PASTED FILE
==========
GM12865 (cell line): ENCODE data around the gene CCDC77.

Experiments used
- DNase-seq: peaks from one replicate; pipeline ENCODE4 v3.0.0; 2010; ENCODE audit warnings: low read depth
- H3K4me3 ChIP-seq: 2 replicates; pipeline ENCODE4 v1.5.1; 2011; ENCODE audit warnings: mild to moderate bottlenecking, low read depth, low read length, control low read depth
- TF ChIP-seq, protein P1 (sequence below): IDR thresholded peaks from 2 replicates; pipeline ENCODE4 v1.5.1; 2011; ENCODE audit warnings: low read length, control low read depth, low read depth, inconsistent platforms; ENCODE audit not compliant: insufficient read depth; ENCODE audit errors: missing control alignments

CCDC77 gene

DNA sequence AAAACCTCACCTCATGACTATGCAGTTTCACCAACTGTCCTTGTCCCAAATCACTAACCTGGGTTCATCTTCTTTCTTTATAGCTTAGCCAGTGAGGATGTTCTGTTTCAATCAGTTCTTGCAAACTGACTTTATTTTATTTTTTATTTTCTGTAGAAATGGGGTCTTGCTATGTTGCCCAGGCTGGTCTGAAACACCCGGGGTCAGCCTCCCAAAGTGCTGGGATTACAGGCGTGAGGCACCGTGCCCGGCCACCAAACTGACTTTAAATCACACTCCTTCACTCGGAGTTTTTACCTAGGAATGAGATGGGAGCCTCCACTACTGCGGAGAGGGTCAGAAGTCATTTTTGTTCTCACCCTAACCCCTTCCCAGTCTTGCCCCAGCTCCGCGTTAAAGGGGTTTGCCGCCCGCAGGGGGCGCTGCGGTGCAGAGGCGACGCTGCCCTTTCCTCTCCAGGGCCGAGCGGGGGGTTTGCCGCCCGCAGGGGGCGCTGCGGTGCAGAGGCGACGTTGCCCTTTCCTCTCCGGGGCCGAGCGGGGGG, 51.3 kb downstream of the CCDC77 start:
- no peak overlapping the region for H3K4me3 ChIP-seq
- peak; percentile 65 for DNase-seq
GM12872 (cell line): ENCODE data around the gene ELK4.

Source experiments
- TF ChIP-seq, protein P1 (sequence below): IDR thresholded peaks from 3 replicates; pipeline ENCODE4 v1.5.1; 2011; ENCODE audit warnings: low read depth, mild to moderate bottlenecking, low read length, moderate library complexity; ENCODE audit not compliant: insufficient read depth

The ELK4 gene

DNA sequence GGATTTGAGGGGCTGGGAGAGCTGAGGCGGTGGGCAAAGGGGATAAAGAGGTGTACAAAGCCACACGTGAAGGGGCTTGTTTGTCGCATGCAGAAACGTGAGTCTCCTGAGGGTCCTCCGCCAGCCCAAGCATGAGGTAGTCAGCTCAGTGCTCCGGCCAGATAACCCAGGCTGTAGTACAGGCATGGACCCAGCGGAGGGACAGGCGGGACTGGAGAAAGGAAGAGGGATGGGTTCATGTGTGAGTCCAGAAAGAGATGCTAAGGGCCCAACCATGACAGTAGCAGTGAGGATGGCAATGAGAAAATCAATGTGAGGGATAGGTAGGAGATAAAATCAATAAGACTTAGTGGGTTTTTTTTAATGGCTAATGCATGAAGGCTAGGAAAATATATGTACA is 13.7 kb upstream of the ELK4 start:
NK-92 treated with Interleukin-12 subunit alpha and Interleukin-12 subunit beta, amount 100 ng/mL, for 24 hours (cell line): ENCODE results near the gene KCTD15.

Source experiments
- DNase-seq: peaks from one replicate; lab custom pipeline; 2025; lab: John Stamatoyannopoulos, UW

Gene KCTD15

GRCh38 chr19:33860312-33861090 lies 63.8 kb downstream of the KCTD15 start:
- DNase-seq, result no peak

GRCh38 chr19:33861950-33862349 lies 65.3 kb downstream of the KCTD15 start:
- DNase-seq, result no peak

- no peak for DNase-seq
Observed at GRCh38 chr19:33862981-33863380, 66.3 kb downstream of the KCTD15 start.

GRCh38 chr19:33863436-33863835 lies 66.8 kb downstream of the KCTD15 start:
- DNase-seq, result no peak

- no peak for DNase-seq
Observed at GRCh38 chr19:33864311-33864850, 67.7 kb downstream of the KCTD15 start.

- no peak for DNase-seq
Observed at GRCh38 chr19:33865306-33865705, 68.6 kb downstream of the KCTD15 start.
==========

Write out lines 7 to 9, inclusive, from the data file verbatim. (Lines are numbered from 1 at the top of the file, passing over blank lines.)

DNA sequence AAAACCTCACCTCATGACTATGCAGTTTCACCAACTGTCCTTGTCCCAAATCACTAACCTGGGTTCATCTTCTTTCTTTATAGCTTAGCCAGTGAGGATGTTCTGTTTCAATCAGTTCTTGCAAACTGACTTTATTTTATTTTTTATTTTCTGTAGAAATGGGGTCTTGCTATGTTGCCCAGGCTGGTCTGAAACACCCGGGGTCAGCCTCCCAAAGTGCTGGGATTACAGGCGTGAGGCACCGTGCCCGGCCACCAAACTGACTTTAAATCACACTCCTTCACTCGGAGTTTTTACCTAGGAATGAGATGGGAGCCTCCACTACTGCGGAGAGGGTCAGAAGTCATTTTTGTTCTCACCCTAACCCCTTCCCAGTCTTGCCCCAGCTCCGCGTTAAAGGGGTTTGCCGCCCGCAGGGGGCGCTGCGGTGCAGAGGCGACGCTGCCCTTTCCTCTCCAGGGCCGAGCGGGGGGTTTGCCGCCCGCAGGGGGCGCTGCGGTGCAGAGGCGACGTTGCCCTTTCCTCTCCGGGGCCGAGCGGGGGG, 51.3 kb downstream of the CCDC77 start:
- no peak overlapping the region for H3K4me3 ChIP-seq
- peak; percentile 65 for DNase-seq